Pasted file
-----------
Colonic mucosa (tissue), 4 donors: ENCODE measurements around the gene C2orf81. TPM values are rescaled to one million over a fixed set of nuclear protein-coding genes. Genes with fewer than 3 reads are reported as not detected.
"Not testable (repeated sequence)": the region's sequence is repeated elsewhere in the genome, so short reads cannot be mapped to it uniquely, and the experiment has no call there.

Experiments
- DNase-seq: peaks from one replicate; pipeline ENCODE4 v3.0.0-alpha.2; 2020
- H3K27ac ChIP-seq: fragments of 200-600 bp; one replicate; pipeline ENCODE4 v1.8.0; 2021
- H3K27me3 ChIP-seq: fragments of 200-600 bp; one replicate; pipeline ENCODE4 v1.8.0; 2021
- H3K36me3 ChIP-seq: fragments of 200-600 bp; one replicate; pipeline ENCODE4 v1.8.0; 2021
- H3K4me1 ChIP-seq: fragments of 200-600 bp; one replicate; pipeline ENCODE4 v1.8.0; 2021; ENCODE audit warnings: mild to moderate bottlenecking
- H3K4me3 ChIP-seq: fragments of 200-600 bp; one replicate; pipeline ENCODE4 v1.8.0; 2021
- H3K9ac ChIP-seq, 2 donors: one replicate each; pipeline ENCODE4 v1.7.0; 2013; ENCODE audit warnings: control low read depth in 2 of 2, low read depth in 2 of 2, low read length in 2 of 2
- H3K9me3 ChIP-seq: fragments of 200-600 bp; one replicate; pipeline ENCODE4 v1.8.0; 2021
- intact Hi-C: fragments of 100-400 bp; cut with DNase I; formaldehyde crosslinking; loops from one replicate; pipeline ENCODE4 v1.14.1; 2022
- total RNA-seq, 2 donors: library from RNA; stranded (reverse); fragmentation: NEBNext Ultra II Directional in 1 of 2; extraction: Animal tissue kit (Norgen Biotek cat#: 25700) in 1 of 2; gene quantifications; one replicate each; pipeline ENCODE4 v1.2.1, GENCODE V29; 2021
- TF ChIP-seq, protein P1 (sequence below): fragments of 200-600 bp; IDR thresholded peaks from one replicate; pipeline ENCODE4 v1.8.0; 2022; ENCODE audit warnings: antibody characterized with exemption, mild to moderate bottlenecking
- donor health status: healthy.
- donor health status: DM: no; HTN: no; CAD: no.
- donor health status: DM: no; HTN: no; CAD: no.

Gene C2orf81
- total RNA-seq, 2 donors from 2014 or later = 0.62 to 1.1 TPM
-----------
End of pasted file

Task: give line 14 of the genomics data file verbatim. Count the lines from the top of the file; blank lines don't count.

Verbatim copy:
- TF ChIP-seq, protein P1 (sequence below): fragments of 200-600 bp; IDR thresholded peaks from one replicate; pipeline ENCODE4 v1.8.0; 2022; ENCODE audit warnings: antibody characterized with exemption, mild to moderate bottlenecking